Cultural area
A cultural area or culture area is a region
Region is most commonly found as a term used in terrestrial and astrophysics sciences also an area, notably among the different sub-disciplines of geography, studied by regional geographers. Regions consist of subregions that contain clusters of like areas that are distinctive by their uniformity...

Area is a quantity that expresses the extent of a two-dimensional surface or shape in the plane. Area can be understood as the amount of material with a given thickness that would be necessary to fashion a model of the shape, or the amount of paint necessary to cover the surface with a single coat...

) with one relatively homogeneous human activity or complex of activities (culture
Culture is a term that has many different inter-related meanings. For example, in 1952, Alfred Kroeber and Clyde Kluckhohn compiled a list of 164 definitions of "culture" in Culture: A Critical Review of Concepts and Definitions...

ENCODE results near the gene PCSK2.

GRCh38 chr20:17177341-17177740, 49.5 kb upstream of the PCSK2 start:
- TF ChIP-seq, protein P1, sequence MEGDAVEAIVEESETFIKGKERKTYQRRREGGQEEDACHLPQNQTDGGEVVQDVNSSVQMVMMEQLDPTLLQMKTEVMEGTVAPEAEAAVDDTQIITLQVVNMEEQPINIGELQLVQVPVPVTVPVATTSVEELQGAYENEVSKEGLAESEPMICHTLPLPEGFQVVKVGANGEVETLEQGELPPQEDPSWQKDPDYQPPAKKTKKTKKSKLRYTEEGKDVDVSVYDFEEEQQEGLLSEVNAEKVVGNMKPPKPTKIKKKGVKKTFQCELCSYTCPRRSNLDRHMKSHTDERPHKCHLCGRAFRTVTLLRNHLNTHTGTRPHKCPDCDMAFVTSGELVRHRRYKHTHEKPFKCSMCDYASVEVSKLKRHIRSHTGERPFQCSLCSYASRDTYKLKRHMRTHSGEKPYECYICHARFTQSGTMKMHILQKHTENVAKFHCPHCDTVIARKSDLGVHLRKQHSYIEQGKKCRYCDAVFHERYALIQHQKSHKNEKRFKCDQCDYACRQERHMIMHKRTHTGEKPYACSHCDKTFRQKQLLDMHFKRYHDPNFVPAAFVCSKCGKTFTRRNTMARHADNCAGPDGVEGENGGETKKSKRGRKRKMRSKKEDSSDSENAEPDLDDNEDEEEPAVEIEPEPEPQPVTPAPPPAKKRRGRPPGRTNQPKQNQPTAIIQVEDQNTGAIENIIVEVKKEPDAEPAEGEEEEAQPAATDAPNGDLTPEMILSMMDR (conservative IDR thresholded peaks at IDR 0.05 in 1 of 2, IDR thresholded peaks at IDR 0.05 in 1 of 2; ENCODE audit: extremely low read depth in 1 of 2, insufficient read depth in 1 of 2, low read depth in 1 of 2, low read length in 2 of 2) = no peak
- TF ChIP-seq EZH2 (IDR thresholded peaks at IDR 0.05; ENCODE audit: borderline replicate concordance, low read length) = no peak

). These areas are primarily geographical, not historical (but see below), and they are not considered equivalent to Kulturkreis
The Kulturkreis school was a central idea of the early 20th-century Austrian school of anthropology that sought to redirect the discipline away from the quest for an underlying, universal human nature toward a concern with the particular histories of individual societies...

(Culture circles).


A culture area is a concept in cultural anthropology
Cultural anthropology
Cultural anthropology is a branch of anthropology focused on the study of cultural variation among humans, collecting data about the impact of global economic and political processes on local cultural realities. Anthropologists use a variety of methods, including participant observation,...

 where a geographic region and time sequence (age area) is characterized by substantially uniform environment and culture. The concept of culture areas was originated by museum curators and ethnologists during the late 1800s as means of arranging exhibits. Clark Wissler